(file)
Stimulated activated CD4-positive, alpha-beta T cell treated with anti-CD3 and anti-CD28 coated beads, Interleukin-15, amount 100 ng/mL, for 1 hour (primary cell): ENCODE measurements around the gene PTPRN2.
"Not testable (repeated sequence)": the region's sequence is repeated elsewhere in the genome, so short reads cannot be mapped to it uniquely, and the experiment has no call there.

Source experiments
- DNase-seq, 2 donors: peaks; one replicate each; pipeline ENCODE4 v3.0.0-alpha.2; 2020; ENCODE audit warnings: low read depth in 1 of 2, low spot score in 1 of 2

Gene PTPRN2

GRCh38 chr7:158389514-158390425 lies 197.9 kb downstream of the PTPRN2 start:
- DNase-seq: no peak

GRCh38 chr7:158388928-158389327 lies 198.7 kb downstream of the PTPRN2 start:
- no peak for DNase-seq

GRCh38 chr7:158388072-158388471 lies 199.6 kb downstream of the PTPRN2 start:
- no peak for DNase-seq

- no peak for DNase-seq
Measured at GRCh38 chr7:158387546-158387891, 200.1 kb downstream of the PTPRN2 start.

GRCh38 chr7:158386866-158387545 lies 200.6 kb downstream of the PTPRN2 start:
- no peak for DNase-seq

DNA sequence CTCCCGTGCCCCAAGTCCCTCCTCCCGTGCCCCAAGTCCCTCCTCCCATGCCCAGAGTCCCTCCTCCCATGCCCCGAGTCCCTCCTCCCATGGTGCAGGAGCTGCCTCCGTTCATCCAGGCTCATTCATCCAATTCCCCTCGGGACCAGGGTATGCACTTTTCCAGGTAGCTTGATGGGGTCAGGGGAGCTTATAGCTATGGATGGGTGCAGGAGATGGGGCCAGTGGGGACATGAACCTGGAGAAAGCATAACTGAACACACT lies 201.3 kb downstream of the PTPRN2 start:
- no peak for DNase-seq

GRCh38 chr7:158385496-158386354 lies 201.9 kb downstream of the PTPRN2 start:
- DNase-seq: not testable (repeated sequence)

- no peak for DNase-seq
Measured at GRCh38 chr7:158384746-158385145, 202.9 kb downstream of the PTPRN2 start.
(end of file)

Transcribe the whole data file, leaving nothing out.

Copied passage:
Stimulated activated CD4-positive, alpha-beta T cell treated with anti-CD3 and anti-CD28 coated beads, Interleukin-15, amount 100 ng/mL, for 1 hour (primary cell): ENCODE measurements around the gene PTPRN2.
"Not testable (repeated sequence)": the region's sequence is repeated elsewhere in the genome, so short reads cannot be mapped to it uniquely, and the experiment has no call there.

Source experiments
- DNase-seq, 2 donors: peaks; one replicate each; pipeline ENCODE4 v3.0.0-alpha.2; 2020; ENCODE audit warnings: low read depth in 1 of 2, low spot score in 1 of 2

Gene PTPRN2

GRCh38 chr7:158389514-158390425 lies 197.9 kb downstream of the PTPRN2 start:
- DNase-seq: no peak

GRCh38 chr7:158388928-158389327 lies 198.7 kb downstream of the PTPRN2 start:
- no peak for DNase-seq

GRCh38 chr7:158388072-158388471 lies 199.6 kb downstream of the PTPRN2 start:
- no peak for DNase-seq

- no peak for DNase-seq
Measured at GRCh38 chr7:158387546-158387891, 200.1 kb downstream of the PTPRN2 start.

GRCh38 chr7:158386866-158387545 lies 200.6 kb downstream of the PTPRN2 start:
- no peak for DNase-seq

DNA sequence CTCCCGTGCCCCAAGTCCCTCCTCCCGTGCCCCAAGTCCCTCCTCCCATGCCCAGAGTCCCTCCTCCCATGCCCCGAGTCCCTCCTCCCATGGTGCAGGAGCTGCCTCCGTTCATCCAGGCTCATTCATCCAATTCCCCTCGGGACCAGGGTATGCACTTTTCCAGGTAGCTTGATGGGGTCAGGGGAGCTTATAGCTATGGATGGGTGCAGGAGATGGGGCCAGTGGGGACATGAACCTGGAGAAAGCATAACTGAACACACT lies 201.3 kb downstream of the PTPRN2 start:
- no peak for DNase-seq

GRCh38 chr7:158385496-158386354 lies 201.9 kb downstream of the PTPRN2 start:
- DNase-seq: not testable (repeated sequence)

- no peak for DNase-seq
Measured at GRCh38 chr7:158384746-158385145, 202.9 kb downstream of the PTPRN2 start.